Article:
In a few columns, I talked about finding free birth, marriage and death certificates for Cook County. Some time ago, they pulled the free certificates off the familysearch.org website. Not to fear.
Thanks to the Family History Center located in Wilmette, you can find some of the certificates. Hours and location can be found at the center web site at http://www.wilmettefhc.org/.
The procedure is very simple and I can speak for its effectiveness because I have found hundreds of certificates I need, and all I paid was the gas to get there.
You need the following tools:
* Name of the person who died
* Date they died, at least the year
* A car, with gasoline to get to Wilmette
* A digital camera
Follow these steps:
1) Go to www.familysearch.org — the web site is completely free
2) On the main page, click “Search”
3) Scroll down to the bottom of the next screen and click “United States”
4) Click on “Illinois on the left hand side list of all the US States.
5) A new list shows up on the right. Depending on the type of record and years you need to search for, click either “Illinois Deaths 1916-1947”, “Illinois Cook County Deaths 1878-1922”, “Illinois Cook County Birth Certificates 1878-1922”, or “Illinois Cook County marriages 1871-1920”.
6) Now you can search for the person you need. Type their first and last name. If the name is too common, you can look for a spouse or parents by clicking those words on the left near the bottom. The little box next to first and last names means “EXACT”. Leave it unchecked to search for similar spellings.
7) The search results show up on the right. Scroll to the one who you were looking for. Click on the name.
8) The details of the record will display. Scroll to the bottom of these details and look for GS Film Number or LDS Film Number. Write down the GS Film Number or LDS Film Number, The image number if there is one, and Reference ID. NOTE: If you find the same person with the same death date TWICE in the search results, click on EACH ONE and write BOTH GS or LDS film numbers down. Wilmette will only have one of the two films.
9) Repeat steps 6-8 for each person you need.
10) Now what do you do with all that information? The Film number is the microfilm that you need from the film cabinet once you get to Wilmette. The image number is the sequential number of images on the film before you get to the one you need. It is not easy to count them out but if you have trouble with the certificate number, you might need the image number. The reference ID is the certificate number. There may be more than one number but if there is a “cn” in front of one, it is the certificate number. As you look at each certificate, there will be a handwritten number in the upper right corner or area of the certificate. I know there are more numbers, and some are typed or printed. Nope, you need the handwritten one. Scroll up and down and these should go up and down by one number accordingly. (You will sometimes find a card in the middle between two certificates that says “Certificates 1005-1030 missing”. This is quite normal.)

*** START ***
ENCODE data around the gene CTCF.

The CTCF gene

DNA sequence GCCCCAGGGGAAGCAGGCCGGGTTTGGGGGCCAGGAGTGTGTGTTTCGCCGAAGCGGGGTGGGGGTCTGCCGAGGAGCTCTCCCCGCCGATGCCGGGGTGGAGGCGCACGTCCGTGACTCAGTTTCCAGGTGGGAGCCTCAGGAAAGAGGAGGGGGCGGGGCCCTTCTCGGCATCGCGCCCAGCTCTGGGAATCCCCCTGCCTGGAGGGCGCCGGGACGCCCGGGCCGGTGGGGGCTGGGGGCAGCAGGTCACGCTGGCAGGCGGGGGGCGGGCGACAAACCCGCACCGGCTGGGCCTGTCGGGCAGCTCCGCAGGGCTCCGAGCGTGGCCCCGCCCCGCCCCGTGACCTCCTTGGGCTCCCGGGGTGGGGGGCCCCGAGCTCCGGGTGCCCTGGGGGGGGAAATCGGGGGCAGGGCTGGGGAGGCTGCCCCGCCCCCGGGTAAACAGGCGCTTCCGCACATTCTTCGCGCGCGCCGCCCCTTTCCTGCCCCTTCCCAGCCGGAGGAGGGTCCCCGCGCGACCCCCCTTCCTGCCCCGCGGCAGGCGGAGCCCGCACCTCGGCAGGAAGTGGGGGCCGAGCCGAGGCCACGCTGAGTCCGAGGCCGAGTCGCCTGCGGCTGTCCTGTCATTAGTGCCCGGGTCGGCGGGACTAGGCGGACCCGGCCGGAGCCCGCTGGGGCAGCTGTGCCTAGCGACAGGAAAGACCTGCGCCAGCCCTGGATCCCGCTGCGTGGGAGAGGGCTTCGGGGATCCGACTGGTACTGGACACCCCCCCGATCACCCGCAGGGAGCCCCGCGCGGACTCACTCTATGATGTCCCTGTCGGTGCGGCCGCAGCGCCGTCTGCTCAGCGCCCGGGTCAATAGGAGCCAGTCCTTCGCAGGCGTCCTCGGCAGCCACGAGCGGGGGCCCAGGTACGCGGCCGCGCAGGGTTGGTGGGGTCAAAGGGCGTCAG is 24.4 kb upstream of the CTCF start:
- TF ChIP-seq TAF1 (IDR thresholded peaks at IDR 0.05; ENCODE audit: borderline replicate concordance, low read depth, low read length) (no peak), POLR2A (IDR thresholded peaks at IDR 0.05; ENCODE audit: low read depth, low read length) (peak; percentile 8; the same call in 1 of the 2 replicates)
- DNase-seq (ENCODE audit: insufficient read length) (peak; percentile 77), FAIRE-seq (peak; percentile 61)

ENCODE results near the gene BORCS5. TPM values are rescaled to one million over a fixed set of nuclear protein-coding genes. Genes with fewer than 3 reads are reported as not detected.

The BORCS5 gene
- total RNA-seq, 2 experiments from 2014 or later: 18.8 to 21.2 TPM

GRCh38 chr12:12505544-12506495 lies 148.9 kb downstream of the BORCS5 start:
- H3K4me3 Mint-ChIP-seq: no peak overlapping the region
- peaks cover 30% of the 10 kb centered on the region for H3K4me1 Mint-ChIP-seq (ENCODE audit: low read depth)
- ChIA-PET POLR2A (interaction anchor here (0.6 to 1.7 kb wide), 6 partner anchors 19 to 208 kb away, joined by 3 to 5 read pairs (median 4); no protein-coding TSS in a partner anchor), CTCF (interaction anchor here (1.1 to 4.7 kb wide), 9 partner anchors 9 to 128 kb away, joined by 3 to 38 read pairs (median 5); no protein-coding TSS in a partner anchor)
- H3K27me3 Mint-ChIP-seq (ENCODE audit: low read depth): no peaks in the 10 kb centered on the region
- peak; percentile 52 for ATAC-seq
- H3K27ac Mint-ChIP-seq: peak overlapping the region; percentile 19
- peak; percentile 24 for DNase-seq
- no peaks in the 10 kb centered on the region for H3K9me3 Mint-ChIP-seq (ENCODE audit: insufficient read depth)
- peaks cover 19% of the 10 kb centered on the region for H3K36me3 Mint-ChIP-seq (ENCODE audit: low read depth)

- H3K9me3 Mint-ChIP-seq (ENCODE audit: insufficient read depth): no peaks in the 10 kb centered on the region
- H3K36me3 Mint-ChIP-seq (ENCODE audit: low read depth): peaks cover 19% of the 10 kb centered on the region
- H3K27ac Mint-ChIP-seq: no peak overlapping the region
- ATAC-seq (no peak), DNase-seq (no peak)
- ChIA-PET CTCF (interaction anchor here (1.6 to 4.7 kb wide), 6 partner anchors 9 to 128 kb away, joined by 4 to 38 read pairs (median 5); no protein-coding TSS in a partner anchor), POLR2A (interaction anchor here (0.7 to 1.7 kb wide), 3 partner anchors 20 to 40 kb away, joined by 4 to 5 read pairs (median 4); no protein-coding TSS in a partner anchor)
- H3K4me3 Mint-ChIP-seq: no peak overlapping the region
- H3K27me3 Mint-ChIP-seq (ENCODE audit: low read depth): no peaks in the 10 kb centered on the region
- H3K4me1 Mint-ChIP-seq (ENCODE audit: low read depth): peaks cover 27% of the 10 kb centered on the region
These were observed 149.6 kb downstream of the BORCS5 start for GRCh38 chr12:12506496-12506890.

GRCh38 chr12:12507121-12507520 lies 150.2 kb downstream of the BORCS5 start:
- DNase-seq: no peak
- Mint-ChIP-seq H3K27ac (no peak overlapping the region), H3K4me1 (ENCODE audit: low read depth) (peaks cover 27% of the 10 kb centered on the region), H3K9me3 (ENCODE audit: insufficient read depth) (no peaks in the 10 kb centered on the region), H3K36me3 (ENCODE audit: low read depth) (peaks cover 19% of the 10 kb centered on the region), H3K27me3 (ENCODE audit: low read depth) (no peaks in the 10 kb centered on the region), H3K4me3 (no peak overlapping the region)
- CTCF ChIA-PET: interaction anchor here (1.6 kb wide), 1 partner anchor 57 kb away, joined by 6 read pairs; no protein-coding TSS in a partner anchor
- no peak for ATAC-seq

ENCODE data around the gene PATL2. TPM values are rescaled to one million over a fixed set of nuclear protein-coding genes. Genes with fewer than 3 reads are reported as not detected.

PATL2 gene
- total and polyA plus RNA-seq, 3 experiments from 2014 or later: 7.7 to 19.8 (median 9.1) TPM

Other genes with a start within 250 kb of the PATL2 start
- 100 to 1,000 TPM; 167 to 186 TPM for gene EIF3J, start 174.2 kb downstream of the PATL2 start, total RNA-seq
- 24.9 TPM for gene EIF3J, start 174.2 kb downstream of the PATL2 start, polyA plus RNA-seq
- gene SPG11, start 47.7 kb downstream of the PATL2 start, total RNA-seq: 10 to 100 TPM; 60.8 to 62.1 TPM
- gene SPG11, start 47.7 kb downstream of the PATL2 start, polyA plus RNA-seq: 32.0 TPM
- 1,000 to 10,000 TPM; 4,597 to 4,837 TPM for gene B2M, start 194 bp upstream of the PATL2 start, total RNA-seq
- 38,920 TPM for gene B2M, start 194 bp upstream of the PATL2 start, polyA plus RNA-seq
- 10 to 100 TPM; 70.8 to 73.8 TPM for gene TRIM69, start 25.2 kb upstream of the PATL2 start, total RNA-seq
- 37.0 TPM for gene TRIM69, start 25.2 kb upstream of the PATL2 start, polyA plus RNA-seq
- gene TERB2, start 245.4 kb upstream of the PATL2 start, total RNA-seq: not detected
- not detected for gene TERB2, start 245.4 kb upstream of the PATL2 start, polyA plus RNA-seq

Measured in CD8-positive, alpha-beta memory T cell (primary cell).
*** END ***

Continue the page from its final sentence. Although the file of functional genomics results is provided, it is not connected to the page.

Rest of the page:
11) You have drive to the Wilmette Family History Center. You find the microfilm number you need. If they do not have the microfilm on the shelf, it means A) the death occurred outside of Chicago and they did not get that film; or B) remember when I said there might be two films — use the other film number for that certificate. They do have some suburban death certificates but not all. You can check which films they have at the web site I listed above.
12) VERY IMPORTANT: You will be winding films back and forth a lot. The microfilm readers are pretty old and the belts slip a lot. (Once the belt slips, you can’t use the reader anymore — it needs to be repaired.) I suggest strongly to NOT use these kind of readers:
I suggest you use one of the OLDER ones that look like this but with spools on it for the microfilm reels:
13) Wind your film to the certificate number and make sure it is the right person.
14) At this point you can choose to either take a digital picture of the microfilm reader screen (not a great image but readable) or take the film to the “reader-printer” and make a better copy of the certificate. The staff will be happy to assist you.
Sorry to say, the other family history centers do not have these microfilms on shelf. The only places you can go are Wilmette Illinois, or Salt Lake City Utah! Well I have another 150 certificates to find, so I’m sure I’ll see some of you there!
Write to Dan at firstname.lastname@example.org and please put “Fra Noi” in the subject line.